Proposed Standard Supports Sampling for Renewable Fuel Facilities

The bioenergy and industrial-chemicals-from-biomass committee (E48) of ASTM International (West Conshohocken, Pennsylvania, USA) is developing a standard aimed at helping companies that produce biofuel based partly on kernel fiber. 

This fiber was approved as a “cellulosic feedstock” by the U.S. Environmental Protection Agency (Washington, DC, USA) in 2014. As such, renewable biofuel that is produced using kernel fiber as a feedstock can qualify as cellulosic biofuel under the U.S. Renewable Fuels Standard.

Specifically, the proposed standard (WK63392) is designed to help with sampling, testing, and calculating methodologies to ensure renewable fuel production facilities comply with regulations when claiming renewable fuel produced from kernel fiber.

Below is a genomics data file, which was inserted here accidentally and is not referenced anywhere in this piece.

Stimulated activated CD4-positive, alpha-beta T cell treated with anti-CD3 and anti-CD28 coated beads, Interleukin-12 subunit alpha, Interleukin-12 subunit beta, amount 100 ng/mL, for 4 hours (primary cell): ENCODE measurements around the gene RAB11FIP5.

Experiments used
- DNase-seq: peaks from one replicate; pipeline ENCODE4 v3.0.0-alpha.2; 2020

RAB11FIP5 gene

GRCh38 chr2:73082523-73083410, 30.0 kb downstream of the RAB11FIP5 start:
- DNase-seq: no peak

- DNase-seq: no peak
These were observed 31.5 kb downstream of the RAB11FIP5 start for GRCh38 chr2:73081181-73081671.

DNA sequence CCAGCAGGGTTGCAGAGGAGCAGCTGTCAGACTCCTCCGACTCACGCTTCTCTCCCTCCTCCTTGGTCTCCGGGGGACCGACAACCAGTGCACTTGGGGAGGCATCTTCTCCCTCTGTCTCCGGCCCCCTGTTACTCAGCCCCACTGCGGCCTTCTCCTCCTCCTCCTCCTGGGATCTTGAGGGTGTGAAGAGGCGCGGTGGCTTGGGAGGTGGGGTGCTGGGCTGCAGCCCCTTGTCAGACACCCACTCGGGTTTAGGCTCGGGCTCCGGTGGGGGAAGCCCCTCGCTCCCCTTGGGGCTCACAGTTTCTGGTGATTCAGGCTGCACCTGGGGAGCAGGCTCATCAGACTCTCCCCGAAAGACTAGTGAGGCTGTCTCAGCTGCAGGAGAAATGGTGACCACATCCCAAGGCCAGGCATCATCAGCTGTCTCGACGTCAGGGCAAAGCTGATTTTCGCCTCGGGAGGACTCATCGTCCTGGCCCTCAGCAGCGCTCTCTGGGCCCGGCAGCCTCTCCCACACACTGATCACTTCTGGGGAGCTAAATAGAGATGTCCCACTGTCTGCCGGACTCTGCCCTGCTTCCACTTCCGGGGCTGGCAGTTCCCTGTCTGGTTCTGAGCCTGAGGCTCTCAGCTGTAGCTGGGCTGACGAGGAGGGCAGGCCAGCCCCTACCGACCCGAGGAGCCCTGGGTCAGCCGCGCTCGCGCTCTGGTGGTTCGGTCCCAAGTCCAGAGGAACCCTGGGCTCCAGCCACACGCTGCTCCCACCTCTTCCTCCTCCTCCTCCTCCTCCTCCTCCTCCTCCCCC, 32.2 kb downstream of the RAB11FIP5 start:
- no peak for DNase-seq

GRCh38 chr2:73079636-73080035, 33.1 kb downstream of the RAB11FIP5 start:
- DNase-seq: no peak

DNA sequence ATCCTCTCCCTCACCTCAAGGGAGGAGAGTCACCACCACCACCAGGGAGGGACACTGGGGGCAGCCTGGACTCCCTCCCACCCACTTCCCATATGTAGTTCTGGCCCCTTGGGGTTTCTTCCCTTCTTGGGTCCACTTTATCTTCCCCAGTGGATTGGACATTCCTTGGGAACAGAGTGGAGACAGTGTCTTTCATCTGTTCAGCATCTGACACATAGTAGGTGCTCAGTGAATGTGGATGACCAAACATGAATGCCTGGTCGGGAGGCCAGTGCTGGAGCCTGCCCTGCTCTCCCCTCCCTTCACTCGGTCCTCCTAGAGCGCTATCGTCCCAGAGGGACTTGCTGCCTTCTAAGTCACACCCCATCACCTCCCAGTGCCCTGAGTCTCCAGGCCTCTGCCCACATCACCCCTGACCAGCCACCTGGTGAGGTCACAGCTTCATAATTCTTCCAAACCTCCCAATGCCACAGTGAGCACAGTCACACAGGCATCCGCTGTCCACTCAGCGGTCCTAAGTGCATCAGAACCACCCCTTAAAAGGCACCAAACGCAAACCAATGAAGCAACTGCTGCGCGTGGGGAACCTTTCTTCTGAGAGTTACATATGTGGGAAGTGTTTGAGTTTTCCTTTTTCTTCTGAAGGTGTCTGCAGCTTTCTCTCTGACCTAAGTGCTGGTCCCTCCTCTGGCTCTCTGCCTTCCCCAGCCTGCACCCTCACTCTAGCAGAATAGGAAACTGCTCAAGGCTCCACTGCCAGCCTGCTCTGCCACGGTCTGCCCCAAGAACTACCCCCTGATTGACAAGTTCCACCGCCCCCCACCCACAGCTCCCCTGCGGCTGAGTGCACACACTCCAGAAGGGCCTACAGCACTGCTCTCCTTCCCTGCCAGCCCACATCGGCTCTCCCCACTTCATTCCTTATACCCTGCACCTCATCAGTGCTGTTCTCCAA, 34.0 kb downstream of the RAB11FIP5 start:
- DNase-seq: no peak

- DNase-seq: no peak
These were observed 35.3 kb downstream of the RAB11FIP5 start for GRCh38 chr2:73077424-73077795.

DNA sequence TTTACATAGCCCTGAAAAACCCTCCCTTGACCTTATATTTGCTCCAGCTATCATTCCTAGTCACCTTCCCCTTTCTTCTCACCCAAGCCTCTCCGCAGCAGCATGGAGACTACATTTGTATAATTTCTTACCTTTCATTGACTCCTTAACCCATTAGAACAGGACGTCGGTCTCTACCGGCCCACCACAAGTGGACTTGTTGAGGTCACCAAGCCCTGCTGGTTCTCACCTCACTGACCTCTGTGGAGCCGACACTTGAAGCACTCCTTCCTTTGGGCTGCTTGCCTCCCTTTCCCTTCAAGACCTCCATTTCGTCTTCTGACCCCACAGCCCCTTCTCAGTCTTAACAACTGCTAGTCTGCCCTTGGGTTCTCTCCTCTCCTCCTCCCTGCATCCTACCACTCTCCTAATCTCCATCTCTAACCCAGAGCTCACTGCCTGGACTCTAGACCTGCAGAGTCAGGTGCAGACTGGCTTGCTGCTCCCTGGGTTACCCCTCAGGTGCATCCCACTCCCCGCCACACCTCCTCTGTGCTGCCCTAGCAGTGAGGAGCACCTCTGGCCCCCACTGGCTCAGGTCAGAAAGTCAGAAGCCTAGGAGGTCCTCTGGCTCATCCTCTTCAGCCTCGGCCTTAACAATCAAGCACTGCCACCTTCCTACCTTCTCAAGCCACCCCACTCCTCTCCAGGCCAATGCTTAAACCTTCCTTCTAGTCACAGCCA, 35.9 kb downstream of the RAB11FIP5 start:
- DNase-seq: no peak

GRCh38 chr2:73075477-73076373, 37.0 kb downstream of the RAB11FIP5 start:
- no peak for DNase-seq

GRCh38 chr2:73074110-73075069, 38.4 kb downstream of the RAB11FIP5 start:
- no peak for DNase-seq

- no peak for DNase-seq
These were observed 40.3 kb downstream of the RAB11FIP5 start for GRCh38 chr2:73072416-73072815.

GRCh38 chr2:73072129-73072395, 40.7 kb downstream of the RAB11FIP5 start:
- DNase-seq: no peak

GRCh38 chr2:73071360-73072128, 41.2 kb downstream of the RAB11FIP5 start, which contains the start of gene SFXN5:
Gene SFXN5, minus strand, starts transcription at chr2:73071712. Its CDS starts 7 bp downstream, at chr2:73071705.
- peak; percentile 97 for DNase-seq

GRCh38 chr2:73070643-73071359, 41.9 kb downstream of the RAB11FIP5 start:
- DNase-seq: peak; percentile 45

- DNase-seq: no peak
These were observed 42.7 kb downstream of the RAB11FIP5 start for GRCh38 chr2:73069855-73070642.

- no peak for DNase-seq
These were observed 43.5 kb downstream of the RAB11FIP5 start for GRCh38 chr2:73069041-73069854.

The regulations require that the amount of biofuel produced from kernel fiber be accurately quantified to differentiate it from the biofuel produced from starch. The biofuel produced from the fiber can then qualify for what is known as a D3 Renewable Identification Number (RIN). 

“This standard will help ensure that starch and cellulosic content are well defined so that a variety of analytical methods can be used,” says Kristi Plack, chief science officer with Bion Analytical (Sioux Falls, South Dakota, USA) and ASTM International member.

Renewable fuel production facilities, third-party engineering companies, commercial laboratories, and government agencies would find this standard most useful, she says.

ASTM welcomes participation in the development of its standards, adding that information on becoming a member is available at its web site. The next meeting of the committee will take place on December 12, 2018, in Atlanta, Georgia, USA.

Source: ASTM International,